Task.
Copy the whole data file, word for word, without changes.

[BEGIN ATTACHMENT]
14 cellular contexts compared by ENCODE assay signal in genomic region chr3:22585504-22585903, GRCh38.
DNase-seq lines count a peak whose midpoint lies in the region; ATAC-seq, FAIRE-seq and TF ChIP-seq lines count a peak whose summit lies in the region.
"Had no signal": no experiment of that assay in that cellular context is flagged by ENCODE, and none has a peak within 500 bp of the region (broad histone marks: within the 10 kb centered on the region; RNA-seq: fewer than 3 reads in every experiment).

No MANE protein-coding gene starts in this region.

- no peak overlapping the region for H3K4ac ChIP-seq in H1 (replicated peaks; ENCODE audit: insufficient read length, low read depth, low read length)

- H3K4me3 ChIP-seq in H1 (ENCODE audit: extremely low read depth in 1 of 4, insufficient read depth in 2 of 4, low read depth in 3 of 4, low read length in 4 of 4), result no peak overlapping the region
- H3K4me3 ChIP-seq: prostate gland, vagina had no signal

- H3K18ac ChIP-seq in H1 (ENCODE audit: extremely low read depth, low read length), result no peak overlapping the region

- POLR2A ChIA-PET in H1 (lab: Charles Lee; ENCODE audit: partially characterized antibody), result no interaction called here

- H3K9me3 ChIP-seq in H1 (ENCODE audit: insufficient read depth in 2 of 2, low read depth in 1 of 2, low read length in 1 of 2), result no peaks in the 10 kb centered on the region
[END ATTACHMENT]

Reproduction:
14 cellular contexts compared by ENCODE assay signal in genomic region chr3:22585504-22585903, GRCh38.
DNase-seq lines count a peak whose midpoint lies in the region; ATAC-seq, FAIRE-seq and TF ChIP-seq lines count a peak whose summit lies in the region.
"Had no signal": no experiment of that assay in that cellular context is flagged by ENCODE, and none has a peak within 500 bp of the region (broad histone marks: within the 10 kb centered on the region; RNA-seq: fewer than 3 reads in every experiment).

No MANE protein-coding gene starts in this region.

- no peak overlapping the region for H3K4ac ChIP-seq in H1 (replicated peaks; ENCODE audit: insufficient read length, low read depth, low read length)

- H3K4me3 ChIP-seq in H1 (ENCODE audit: extremely low read depth in 1 of 4, insufficient read depth in 2 of 4, low read depth in 3 of 4, low read length in 4 of 4), result no peak overlapping the region
- H3K4me3 ChIP-seq: prostate gland, vagina had no signal

- H3K18ac ChIP-seq in H1 (ENCODE audit: extremely low read depth, low read length), result no peak overlapping the region

- POLR2A ChIA-PET in H1 (lab: Charles Lee; ENCODE audit: partially characterized antibody), result no interaction called here

- H3K9me3 ChIP-seq in H1 (ENCODE audit: insufficient read depth in 2 of 2, low read depth in 1 of 2, low read length in 1 of 2), result no peaks in the 10 kb centered on the region